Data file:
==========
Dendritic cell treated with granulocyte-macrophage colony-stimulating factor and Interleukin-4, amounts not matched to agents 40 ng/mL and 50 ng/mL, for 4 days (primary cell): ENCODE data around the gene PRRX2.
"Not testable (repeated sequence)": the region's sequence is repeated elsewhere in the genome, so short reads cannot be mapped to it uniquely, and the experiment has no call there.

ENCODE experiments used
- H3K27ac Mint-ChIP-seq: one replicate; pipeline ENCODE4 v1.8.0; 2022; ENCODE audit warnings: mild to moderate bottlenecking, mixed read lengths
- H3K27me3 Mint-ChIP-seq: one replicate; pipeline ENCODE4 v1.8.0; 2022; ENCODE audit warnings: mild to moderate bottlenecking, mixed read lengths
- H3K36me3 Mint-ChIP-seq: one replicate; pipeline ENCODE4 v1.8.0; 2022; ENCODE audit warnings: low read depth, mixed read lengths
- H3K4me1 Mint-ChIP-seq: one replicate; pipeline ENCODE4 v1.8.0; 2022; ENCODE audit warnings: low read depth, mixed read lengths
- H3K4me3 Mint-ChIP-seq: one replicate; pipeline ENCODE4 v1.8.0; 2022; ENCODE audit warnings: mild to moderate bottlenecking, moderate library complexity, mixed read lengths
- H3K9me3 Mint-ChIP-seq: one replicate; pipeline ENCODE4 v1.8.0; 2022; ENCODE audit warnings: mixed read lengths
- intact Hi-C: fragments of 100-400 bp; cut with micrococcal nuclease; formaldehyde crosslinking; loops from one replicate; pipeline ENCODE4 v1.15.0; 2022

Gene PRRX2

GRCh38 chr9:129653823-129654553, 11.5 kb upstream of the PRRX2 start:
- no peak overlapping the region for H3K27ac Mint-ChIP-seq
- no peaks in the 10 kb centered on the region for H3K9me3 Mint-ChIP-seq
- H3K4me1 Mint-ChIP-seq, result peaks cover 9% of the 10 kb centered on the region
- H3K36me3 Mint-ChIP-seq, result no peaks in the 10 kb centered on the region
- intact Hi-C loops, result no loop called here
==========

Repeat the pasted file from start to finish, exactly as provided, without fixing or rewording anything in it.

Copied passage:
Dendritic cell treated with granulocyte-macrophage colony-stimulating factor and Interleukin-4, amounts not matched to agents 40 ng/mL and 50 ng/mL, for 4 days (primary cell): ENCODE data around the gene PRRX2.
"Not testable (repeated sequence)": the region's sequence is repeated elsewhere in the genome, so short reads cannot be mapped to it uniquely, and the experiment has no call there.

ENCODE experiments used
- H3K27ac Mint-ChIP-seq: one replicate; pipeline ENCODE4 v1.8.0; 2022; ENCODE audit warnings: mild to moderate bottlenecking, mixed read lengths
- H3K27me3 Mint-ChIP-seq: one replicate; pipeline ENCODE4 v1.8.0; 2022; ENCODE audit warnings: mild to moderate bottlenecking, mixed read lengths
- H3K36me3 Mint-ChIP-seq: one replicate; pipeline ENCODE4 v1.8.0; 2022; ENCODE audit warnings: low read depth, mixed read lengths
- H3K4me1 Mint-ChIP-seq: one replicate; pipeline ENCODE4 v1.8.0; 2022; ENCODE audit warnings: low read depth, mixed read lengths
- H3K4me3 Mint-ChIP-seq: one replicate; pipeline ENCODE4 v1.8.0; 2022; ENCODE audit warnings: mild to moderate bottlenecking, moderate library complexity, mixed read lengths
- H3K9me3 Mint-ChIP-seq: one replicate; pipeline ENCODE4 v1.8.0; 2022; ENCODE audit warnings: mixed read lengths
- intact Hi-C: fragments of 100-400 bp; cut with micrococcal nuclease; formaldehyde crosslinking; loops from one replicate; pipeline ENCODE4 v1.15.0; 2022

Gene PRRX2

GRCh38 chr9:129653823-129654553, 11.5 kb upstream of the PRRX2 start:
- no peak overlapping the region for H3K27ac Mint-ChIP-seq
- no peaks in the 10 kb centered on the region for H3K9me3 Mint-ChIP-seq
- H3K4me1 Mint-ChIP-seq, result peaks cover 9% of the 10 kb centered on the region
- H3K36me3 Mint-ChIP-seq, result no peaks in the 10 kb centered on the region
- intact Hi-C loops, result no loop called here